Second, it is not particularly helpful for the Christian Church to understand canonization as the result of a single declarative statement, particularly one that may have, at least in part, have been motivated by a desire to exclude that very Church. For Protestants, if a single council can create a canon, it seems odd that we would reject a Christian council (which suggested the Roman Catholic Canon) in favor of this Jewish council. Further, if it is our contention that the canon of the bible was determined by divine providence (i.e. that it is God who decided which books were in the bible), then it seems unlikely that a human council would do much more than affirm what was already canon, or at the most be the final stone in a long process of canon building. In order to get at the historical development of the Old Testament canon, then, we need to look first at the structure of that canon.

Structure of the Old Testament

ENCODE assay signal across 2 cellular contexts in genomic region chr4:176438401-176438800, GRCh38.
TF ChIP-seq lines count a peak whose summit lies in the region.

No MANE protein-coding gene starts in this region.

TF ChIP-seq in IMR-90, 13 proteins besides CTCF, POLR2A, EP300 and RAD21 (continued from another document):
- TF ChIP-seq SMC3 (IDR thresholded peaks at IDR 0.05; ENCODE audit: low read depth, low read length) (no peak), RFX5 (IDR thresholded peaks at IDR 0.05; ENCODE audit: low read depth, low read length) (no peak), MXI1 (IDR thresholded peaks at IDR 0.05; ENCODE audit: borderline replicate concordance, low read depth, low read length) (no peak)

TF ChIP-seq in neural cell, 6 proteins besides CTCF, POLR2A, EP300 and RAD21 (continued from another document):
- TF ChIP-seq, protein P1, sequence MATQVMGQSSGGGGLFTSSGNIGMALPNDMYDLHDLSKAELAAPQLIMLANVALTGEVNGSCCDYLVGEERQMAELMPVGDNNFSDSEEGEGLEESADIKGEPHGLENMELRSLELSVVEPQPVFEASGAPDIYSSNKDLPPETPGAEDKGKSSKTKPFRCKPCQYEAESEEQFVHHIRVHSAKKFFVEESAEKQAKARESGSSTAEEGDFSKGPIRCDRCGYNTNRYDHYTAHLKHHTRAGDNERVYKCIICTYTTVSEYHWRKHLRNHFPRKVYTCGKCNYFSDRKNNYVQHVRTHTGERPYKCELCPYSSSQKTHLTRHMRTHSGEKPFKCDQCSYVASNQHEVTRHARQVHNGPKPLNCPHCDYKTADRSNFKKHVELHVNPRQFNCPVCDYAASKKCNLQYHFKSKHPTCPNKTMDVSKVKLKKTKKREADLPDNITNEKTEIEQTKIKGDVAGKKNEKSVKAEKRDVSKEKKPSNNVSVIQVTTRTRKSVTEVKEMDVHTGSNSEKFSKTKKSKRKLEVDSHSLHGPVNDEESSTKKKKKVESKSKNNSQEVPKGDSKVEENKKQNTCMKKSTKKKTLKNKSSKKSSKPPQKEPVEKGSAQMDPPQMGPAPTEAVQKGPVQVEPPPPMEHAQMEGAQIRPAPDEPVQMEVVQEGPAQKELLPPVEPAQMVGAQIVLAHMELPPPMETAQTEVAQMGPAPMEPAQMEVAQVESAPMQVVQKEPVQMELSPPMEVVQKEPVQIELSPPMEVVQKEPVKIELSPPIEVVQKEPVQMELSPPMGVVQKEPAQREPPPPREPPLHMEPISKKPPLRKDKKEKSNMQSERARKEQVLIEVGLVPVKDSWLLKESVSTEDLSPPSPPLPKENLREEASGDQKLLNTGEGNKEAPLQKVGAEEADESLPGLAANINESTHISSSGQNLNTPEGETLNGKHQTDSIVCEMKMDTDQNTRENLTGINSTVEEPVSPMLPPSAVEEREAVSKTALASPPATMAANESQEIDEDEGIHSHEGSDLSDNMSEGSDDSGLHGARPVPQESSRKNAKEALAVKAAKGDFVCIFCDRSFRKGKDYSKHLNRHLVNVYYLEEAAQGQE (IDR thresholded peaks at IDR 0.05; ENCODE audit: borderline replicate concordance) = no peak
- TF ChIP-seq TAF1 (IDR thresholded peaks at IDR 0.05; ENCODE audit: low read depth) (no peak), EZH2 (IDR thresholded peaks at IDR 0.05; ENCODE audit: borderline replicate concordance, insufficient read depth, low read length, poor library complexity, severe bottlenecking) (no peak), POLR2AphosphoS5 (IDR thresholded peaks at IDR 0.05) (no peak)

The first thing I need to say about this structure is that the Old Testament should not be divided in the way that it usually is among Christians. This division, into to early history, law, later history, psalms and wisdom literature, and prophets (including Daniel), as well as the specific ordering of books is based upon the Septuagint, not the Hebrew understanding of Canon. The Septuagint (sometimes written LXX for 70, the number of days and scribes it supposedly took to translate) is the earliest translation of any major religious text. Following the exile of Judah to Babylon, a number of Jews did not return to ancient Israel. To further complicate matters, soon after the return from exile, Alexander the Great conquered much of what we consider the Ancient Western World and even more Jews spread further throughout this empire. As a result, many of the Jews no longer spoke Hebrew as their primary language, but instead spoke the common language of Greek. In order to accommodate the Jews spread out, the Hebrew bible was translated into Greek. The order of the Hebrew Bible was slightly changed (to the order in English bibles) and a few non-Hebrew books were added (most of which would be the apocrypha), but this was, nonetheless, likely the bible read by Jews, and even early Christians, outside of Israel. However, I would argue that the Jews of the Greek diaspora who translated the Hebrew bible into Greek had to have some reason for translating the books that they did. It will be my contention that the Hebrew canon was largely set prior to this translation effort. Since I’m assuming that the Jewish people were working with some sort of canon prior to their translation, so let’s look at that structure.